Of the 494,078 requests for communications data in the reporting year 2011-2012, you state that “895 communications data errors were reported to my office by public authorities”. Later in the document, you disclose that 99 of those errors were identified by your own inspectors, and not reported by public authorities. Thus, 11% of all errors identified within the Report were only uncovered following your inspections, which examined a random sample of those 494,078 requests. This figure demonstrates the importance of independent scrutiny, and we laud your transparency in permitting its disclosure within the report.
We note, however, that you do not detail the size of the sample inspected, making further accurate independent analysis of this aspect of your report impossible. Based upon those 895 identified errors, you declare that the “overall error percentage rate” is 0.18%; a conclusion we assume to have been reached by the following calculation:
(895/494078) x 100 = 0.18%
Your inspectors have not examined each of the 494,078 requests but, rather, a subset of that total. Thus, with respect, your ‘error percentage rate’ cannot be correct: the calculation assumes that within the uninspected remainder there are no further errors.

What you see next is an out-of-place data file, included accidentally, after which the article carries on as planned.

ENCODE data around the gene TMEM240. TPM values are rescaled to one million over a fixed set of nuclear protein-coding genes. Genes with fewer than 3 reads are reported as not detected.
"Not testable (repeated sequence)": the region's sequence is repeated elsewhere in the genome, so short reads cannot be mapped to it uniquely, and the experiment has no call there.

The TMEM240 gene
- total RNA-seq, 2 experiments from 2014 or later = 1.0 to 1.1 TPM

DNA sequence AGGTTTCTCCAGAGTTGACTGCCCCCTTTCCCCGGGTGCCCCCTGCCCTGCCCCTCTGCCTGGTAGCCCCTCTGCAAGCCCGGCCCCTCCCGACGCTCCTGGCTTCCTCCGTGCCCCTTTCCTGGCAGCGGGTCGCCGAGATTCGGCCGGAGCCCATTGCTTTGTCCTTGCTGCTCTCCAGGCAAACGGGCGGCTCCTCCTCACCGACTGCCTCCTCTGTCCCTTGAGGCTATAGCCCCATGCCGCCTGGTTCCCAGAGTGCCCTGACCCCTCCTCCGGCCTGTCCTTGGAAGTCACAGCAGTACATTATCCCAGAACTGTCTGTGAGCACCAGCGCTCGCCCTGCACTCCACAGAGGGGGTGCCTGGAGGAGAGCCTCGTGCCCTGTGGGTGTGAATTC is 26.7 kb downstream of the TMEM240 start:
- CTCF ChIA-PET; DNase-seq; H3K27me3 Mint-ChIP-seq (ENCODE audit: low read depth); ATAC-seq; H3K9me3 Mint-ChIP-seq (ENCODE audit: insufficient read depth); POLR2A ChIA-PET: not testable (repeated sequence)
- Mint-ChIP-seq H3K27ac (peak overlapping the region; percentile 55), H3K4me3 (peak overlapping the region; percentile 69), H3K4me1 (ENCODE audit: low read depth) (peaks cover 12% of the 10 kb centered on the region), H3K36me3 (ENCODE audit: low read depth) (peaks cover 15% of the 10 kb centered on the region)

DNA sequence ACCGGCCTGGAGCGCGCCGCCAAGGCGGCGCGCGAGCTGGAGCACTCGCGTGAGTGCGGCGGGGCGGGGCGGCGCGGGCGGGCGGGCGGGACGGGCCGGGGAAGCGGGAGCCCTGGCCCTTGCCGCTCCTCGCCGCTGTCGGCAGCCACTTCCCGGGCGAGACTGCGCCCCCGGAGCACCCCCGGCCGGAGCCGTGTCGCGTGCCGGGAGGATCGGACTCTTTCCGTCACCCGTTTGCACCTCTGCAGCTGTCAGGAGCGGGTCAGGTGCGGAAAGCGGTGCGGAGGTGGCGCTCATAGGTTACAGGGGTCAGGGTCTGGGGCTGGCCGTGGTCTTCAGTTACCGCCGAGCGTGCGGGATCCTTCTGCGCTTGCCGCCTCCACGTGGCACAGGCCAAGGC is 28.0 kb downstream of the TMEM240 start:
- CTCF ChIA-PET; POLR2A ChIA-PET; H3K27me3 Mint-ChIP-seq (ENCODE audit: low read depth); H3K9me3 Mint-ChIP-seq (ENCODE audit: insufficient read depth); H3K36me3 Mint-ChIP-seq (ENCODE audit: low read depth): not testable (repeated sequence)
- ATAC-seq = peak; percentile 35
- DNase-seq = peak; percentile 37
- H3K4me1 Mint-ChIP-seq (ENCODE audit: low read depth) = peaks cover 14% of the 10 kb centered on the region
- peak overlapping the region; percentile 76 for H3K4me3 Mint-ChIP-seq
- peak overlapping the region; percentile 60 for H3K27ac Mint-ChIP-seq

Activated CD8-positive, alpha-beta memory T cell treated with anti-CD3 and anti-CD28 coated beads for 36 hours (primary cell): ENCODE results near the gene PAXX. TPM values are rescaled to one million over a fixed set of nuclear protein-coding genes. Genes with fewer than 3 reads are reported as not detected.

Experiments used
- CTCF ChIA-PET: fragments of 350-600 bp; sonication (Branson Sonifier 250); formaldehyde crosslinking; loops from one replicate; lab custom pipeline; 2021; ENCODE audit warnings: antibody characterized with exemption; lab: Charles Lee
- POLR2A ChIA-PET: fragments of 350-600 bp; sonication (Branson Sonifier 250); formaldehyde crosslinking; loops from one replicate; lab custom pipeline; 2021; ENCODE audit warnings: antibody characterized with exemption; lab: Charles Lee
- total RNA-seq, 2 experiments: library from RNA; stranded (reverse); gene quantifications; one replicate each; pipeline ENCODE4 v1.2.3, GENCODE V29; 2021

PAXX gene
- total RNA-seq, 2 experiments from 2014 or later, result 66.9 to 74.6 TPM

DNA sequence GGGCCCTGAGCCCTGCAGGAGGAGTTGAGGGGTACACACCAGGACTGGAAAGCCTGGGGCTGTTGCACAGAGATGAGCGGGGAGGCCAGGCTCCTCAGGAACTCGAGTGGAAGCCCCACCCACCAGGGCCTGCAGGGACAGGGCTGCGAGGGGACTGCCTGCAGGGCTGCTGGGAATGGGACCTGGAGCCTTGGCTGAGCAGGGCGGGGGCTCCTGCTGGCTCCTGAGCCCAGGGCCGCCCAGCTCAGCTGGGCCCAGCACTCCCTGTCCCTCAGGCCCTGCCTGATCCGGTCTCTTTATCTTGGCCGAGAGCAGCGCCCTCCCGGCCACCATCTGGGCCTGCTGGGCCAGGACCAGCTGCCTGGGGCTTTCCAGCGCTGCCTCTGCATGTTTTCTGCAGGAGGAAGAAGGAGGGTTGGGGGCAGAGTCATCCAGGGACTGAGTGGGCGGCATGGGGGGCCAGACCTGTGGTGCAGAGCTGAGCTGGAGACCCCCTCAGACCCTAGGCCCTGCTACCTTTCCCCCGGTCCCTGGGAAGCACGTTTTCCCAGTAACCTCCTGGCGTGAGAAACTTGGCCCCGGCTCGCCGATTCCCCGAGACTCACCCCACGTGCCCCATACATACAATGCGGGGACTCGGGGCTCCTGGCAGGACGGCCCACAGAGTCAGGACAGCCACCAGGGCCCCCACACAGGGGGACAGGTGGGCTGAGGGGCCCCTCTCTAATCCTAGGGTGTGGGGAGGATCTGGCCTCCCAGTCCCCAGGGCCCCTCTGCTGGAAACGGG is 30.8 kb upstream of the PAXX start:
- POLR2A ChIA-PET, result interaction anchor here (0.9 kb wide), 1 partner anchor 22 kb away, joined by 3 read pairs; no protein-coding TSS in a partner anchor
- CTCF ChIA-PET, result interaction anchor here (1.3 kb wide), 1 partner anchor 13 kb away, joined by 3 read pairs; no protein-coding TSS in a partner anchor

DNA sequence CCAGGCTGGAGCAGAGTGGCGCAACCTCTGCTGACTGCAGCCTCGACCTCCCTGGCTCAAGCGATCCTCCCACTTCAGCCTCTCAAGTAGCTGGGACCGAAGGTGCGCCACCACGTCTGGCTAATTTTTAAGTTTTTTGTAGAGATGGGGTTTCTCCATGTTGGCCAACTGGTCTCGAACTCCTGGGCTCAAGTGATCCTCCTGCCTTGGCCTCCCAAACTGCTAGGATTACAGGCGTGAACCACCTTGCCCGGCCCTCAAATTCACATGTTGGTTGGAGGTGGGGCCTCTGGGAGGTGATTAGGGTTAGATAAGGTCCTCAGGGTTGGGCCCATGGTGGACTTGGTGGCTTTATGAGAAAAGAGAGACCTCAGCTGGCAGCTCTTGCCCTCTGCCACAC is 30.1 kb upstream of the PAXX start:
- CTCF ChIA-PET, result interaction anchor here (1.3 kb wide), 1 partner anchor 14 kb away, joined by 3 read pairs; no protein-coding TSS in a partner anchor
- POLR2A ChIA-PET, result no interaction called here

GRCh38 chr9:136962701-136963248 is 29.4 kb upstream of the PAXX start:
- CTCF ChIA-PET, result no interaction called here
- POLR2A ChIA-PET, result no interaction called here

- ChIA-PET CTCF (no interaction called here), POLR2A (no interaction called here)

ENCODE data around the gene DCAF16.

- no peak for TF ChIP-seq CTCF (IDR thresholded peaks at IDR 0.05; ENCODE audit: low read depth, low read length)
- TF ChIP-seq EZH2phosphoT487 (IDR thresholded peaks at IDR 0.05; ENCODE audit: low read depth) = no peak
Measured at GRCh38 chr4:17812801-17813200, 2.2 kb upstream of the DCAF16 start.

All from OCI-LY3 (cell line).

A more accurate (although still imperfect) calculation would establish the “error percentage rate” of the random sample, and apply that percentage to the total number of requests. If we assume, for example, that 10,000 requests were scrutinised by your team, the 99 errors identified would equate to an “overall error percentage rate” five times greater than your conclusion within the report:
(99/10000) x 100 = 0.99%
On this assumption, there remain a further 4784 undiscovered errors within the pool of 494,078 requests.
A clear picture of the error percentage is critical for determining the necessity and proportionality of powers used to collect and access communications data. It facilitates a proper understanding of the likely 'collateral intrusion', and helps us to understand the likely frequency of false positives.
We are concerned that a lack of clarity, or imprecision, in the analysis of error rates under the current RIPA regime may be inhibiting proper scrutiny of the draft Communications Data Bill. For example, the overall error percentage rate from 2010 (0.3%) is cited on page 11 of the Home Office's Privacy Impact Assessment for the draft Bill as evidence of how robust the current oversight regime is. As we explain above, we are unable to accept the accuracy of this figure.
Accordingly, we appeal to you to clarify how your calculations are made and what advice on statistics you have had, and to disclose the number of requests your team inspected.
Professor Ross Anderson FRS FREng, University of Cambridge
Gus Hosein, Executive Director, Privacy International
Jim Killock, Executive Director, Open Rights Group
Nick Pickles, Director, Big Brother Watch
Rachel Robinson, Policy Officer, Liberty